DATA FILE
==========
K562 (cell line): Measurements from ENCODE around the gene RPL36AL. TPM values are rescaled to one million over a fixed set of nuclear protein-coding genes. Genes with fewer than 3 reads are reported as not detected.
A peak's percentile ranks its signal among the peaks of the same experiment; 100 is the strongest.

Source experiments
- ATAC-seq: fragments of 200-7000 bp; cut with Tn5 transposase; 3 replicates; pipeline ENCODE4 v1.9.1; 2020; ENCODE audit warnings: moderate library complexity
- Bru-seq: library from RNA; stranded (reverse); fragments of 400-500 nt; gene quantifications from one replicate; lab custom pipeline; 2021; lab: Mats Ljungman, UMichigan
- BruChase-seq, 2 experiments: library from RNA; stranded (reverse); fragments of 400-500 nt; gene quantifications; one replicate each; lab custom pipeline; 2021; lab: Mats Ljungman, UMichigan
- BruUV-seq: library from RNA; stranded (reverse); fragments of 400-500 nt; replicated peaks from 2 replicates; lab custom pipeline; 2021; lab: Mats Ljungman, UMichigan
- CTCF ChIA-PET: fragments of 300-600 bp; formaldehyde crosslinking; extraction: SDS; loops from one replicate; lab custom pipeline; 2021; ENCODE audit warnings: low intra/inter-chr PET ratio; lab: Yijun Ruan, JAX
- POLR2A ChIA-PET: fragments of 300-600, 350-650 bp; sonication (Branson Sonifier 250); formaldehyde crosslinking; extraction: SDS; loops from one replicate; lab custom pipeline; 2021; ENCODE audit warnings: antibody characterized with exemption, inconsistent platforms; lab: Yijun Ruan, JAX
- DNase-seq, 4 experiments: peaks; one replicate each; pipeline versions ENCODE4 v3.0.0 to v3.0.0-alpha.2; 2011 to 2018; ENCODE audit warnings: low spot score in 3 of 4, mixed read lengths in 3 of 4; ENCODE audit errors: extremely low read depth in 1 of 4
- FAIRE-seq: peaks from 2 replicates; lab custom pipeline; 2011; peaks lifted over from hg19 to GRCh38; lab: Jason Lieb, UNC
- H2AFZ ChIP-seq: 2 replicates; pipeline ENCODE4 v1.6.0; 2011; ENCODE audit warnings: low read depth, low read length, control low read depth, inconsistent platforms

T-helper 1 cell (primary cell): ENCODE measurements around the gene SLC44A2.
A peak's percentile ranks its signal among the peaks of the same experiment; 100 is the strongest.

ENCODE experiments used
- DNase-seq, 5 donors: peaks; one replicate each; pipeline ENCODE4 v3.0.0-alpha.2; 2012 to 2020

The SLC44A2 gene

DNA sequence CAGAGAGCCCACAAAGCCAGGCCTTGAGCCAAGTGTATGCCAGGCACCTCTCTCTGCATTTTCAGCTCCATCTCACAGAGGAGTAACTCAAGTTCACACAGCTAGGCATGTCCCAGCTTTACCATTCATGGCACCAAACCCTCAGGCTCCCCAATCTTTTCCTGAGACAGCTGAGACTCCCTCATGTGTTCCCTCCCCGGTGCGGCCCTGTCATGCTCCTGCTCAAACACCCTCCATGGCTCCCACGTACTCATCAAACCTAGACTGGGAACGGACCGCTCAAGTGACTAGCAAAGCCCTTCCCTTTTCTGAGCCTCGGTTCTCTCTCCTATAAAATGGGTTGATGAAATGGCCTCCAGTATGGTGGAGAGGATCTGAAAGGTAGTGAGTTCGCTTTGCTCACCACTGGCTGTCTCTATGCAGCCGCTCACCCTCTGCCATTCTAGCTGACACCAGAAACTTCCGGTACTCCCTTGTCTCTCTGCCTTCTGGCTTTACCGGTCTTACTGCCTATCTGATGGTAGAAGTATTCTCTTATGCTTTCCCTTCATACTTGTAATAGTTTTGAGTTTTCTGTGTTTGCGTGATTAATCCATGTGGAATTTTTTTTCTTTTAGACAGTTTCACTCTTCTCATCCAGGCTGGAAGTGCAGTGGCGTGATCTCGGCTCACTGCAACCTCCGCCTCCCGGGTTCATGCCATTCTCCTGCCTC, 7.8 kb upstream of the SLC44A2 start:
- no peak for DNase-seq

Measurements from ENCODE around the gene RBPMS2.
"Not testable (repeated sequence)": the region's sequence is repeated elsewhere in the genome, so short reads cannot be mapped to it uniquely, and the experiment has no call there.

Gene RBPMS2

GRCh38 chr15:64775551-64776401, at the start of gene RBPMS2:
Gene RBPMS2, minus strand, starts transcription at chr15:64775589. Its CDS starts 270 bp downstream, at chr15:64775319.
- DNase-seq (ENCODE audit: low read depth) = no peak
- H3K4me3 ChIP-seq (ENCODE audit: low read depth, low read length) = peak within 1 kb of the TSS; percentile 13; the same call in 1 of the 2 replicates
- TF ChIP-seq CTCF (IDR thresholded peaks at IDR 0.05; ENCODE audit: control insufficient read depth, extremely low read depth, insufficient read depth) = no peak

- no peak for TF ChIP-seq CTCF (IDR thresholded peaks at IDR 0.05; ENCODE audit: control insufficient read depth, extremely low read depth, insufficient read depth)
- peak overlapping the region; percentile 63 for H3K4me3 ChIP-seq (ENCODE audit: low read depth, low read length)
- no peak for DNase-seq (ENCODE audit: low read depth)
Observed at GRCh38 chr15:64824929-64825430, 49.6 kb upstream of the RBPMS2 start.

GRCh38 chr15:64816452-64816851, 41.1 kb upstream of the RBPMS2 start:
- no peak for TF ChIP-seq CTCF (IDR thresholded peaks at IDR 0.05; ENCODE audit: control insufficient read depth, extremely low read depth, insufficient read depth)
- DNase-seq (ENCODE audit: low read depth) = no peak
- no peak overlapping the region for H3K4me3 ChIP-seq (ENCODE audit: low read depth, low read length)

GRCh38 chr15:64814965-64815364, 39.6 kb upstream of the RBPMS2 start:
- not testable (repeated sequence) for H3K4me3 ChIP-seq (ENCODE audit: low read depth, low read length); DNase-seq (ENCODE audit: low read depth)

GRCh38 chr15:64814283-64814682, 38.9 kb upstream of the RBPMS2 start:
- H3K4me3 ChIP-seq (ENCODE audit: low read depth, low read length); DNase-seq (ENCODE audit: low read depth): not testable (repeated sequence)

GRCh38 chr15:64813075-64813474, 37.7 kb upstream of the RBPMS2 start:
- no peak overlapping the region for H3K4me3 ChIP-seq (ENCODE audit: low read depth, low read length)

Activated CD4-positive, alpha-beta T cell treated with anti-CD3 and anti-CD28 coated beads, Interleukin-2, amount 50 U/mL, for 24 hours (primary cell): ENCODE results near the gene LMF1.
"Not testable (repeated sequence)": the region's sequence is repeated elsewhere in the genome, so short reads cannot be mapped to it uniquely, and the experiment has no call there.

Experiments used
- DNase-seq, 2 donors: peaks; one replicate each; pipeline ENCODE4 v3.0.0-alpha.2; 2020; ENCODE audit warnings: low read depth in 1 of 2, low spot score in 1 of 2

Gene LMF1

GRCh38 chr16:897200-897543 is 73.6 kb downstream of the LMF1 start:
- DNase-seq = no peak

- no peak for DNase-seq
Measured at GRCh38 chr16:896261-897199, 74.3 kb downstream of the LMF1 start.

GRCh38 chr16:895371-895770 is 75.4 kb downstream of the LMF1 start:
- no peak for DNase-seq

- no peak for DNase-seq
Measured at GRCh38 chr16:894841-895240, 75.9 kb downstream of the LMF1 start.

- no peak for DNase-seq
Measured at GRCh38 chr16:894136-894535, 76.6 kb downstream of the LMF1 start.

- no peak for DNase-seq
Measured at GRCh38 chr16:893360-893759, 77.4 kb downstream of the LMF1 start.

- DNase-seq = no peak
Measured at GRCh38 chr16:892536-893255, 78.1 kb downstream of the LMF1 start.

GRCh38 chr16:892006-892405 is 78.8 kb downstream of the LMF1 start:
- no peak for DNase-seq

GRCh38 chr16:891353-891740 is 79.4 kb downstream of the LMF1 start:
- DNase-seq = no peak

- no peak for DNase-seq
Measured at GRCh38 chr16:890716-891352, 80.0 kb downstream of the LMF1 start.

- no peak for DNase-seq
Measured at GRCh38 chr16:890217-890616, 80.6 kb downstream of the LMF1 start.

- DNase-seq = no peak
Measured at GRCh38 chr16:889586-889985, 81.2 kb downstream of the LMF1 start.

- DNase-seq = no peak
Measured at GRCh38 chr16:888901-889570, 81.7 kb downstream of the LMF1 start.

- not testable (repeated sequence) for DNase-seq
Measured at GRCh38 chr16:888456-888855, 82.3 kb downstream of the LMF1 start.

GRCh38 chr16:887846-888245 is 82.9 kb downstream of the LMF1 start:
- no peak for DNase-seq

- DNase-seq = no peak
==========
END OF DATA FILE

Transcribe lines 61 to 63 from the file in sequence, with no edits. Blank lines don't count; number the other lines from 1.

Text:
GRCh38 chr16:892006-892405 is 78.8 kb downstream of the LMF1 start:
- no peak for DNase-seq

GRCh38 chr16:891353-891740 is 79.4 kb downstream of the LMF1 start: